Even before the increase in mental health challenges caused by the COVID-19 pandemic, we were living in an era of heightened anxiety. People experience feelings of worry, nervousness, or unease related to their futures or to life circumstances shrouded in uncertainty. In Unwinding Anxiety: New Science Shows How to Break the Cycle of Worry and Fear to Heal Your Mind, Judson Brewer, professor in Brown University’s School of Public Health and Medical School, shows that anxiety is a type of habit, and that the science of habit formation and addiction can help address anxiety. By some estimates, just shy of one-third of U.S. adults will experience an anxiety disorder at some time in their life. This book is helpful for the many people who struggle with anxiety and for individuals who help support people suffering from anxiety.
Anxiety originates from a brain and mind mechanism intended to support survival—i.e., fear is at the root of anxiety, and fear can be key to keeping us out of life-threatening danger. Anxiety is socially contagious and often exaggerated by judgement about our anxiety from ourselves or others. It cannot be avoided with willpower, reason, distraction, substitution, or environmental changes alone. Instead, Brewer suggests that we become aware of our anxiety habit loop and understand the ways in which we reward and reinforce those habits. Identifying a habit loop involves defining a trigger, subsequent behavior, and reward. He suggests practices for breaking bad habits and forming new ones and urges patience in the process of change. Mindfulness, or purposefully and non-judgmentally attending to the present moment, and curiosity, are key parts of unwinding the anxiety habit and curbing perseverative thinking. Brewer argues that mindfulness and curiosity work in part because they do not require changing the thoughts or emotions we have, but instead involve changing our relationship to those thoughts and emotions. For example, when we fall back on a bad habit, rather than chastising ourselves or saying what we “should” do, we can frame the misstep as a learning opportunity. Brewer urges actively saying “hmm” more often. He suggests that between our comfort zone and our danger zone is a growth zone in which we have the potential to help create a new version of ourselves.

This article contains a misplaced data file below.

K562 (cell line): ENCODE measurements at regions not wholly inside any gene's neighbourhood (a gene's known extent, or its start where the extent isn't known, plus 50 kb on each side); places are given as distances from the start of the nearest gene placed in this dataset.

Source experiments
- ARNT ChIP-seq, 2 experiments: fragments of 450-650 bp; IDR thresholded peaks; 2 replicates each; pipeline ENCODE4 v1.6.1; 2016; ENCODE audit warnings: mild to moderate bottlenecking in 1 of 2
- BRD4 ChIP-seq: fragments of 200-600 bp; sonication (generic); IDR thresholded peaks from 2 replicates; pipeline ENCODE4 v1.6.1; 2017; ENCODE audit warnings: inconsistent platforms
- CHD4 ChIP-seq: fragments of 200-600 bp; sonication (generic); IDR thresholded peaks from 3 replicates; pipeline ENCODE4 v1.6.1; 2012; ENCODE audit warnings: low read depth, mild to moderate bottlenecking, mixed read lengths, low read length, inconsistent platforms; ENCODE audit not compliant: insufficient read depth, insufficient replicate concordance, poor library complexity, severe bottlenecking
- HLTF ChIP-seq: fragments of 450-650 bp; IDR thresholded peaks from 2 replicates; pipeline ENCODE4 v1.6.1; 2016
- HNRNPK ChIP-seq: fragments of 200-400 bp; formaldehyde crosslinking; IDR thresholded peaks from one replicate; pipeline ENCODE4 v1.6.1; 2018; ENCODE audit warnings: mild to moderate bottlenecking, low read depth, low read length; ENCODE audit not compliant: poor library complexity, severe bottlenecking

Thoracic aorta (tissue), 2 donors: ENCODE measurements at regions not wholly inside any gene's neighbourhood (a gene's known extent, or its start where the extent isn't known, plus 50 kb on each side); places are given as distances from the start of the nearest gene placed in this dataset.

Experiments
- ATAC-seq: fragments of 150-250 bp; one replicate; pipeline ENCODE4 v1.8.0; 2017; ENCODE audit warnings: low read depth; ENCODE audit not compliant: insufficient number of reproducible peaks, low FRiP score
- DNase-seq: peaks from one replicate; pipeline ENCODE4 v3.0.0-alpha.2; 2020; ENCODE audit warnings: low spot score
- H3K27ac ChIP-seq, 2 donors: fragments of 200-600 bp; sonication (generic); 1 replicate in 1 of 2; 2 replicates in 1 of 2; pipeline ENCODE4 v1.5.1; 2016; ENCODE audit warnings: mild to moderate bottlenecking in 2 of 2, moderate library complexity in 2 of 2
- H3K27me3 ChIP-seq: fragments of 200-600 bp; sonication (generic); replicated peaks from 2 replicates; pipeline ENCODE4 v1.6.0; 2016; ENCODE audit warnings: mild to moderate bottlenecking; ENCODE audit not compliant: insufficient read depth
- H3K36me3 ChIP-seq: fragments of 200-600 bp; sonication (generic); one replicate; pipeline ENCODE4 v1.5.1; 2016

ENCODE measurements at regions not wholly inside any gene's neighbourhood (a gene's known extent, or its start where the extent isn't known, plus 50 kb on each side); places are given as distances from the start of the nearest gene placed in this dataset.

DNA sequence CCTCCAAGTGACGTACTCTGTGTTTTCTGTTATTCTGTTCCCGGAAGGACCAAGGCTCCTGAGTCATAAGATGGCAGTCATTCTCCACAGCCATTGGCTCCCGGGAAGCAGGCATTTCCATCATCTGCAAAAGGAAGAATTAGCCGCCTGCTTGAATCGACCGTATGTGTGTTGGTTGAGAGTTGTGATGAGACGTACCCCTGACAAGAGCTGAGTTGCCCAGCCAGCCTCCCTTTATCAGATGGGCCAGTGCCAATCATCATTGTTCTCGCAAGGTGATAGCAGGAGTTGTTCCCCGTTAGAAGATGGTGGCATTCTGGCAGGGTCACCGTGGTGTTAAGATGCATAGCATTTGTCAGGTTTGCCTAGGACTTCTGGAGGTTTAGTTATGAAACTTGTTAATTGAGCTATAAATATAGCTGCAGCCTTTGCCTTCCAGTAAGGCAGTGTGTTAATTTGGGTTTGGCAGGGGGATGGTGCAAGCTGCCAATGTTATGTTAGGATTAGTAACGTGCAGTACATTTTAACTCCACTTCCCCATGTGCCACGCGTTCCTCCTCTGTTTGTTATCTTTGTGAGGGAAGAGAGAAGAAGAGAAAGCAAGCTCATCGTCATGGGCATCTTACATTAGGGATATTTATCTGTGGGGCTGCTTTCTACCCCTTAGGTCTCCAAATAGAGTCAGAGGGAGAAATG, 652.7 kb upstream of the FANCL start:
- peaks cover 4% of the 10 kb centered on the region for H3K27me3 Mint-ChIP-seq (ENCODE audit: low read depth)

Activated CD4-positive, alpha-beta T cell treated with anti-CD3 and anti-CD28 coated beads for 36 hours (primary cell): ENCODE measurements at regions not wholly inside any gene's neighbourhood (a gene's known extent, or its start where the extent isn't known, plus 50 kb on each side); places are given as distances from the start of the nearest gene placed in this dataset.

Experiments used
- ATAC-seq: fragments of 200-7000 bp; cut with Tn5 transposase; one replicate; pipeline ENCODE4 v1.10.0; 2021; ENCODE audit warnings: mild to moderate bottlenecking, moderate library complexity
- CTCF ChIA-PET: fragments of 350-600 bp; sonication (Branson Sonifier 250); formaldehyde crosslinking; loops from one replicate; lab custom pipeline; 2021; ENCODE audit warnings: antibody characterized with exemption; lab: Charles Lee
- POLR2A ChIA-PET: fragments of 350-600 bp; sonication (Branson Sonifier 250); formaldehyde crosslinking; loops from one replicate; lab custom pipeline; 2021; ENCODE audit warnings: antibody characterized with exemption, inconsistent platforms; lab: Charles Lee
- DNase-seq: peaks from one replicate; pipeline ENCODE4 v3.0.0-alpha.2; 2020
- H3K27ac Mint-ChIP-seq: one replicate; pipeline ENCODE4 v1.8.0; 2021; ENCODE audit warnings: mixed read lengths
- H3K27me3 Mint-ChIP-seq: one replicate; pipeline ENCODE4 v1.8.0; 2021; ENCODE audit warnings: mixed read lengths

Brewer recommends several specific practices for addressing anxiety and forming new mental and behavioral habits. He developed the acronym RAIN to describe one especially helpful practice which involves: 1) recognizing and relaxing into what one is feeling; 2) accepting and allowing those thoughts and feelings; 3) investigating them with curiosity and kindness; and 4) noting what happens in each moment. Paying attention to the present moment, including through breathing exercises, can be very effective. Loving Kindness meditation, which involves wishing yourself and others well, can help us accept ourselves and others as we are, and allowing the feeling of kindness to run through our bodies can provide a sense of calm. Paying close attention to the adverse behavior in a habit one is trying to break and to the good feelings in the new habit one is trying to form can help bring about habit change. Brewer also encourages having faith that you can learn a new skill or habit, practicing those new habits as needed, and focusing on making change in small, manageable chunks of time.
Brewer has examined all these practices through extensive laboratory-based research, as well as through a smart phone app he has developed to change habits. While many people are motivated to address anxiety-related issues because anxiety itself is unpleasant, Brewer offers additional incentive in the form of the wisdom that worrying does not prevent possible future troubles from occurring, but it does rob us of peace in the present moment. To learn more about addressing anxiety and engage with additional resources that Brewer has developed, visit DrJud.com.
Brewer, J. (2021). Unwinding Anxiety: New Science Shows How to Break the Cycle of Worry and Fear to Heal Your Mind. New York: Avery, Penguin Random House LLC